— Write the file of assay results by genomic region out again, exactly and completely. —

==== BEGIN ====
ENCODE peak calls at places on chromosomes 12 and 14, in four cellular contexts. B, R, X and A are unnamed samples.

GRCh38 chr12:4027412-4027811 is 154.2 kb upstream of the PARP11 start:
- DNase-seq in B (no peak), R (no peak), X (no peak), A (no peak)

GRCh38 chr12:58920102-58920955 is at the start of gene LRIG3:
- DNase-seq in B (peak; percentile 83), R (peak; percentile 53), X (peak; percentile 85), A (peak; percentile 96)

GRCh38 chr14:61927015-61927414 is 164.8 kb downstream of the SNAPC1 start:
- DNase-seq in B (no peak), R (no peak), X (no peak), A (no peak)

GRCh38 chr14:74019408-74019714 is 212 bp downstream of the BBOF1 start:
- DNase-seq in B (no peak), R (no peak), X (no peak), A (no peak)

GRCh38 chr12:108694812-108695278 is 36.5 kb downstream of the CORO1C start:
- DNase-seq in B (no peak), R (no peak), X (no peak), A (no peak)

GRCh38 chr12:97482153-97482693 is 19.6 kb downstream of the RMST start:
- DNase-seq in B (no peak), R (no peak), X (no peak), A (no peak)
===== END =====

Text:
ENCODE peak calls at places on chromosomes 12 and 14, in four cellular contexts. B, R, X and A are unnamed samples.

GRCh38 chr12:4027412-4027811 is 154.2 kb upstream of the PARP11 start:
- DNase-seq in B (no peak), R (no peak), X (no peak), A (no peak)

GRCh38 chr12:58920102-58920955 is at the start of gene LRIG3:
- DNase-seq in B (peak; percentile 83), R (peak; percentile 53), X (peak; percentile 85), A (peak; percentile 96)

GRCh38 chr14:61927015-61927414 is 164.8 kb downstream of the SNAPC1 start:
- DNase-seq in B (no peak), R (no peak), X (no peak), A (no peak)

GRCh38 chr14:74019408-74019714 is 212 bp downstream of the BBOF1 start:
- DNase-seq in B (no peak), R (no peak), X (no peak), A (no peak)

GRCh38 chr12:108694812-108695278 is 36.5 kb downstream of the CORO1C start:
- DNase-seq in B (no peak), R (no peak), X (no peak), A (no peak)

GRCh38 chr12:97482153-97482693 is 19.6 kb downstream of the RMST start:
- DNase-seq in B (no peak), R (no peak), X (no peak), A (no peak)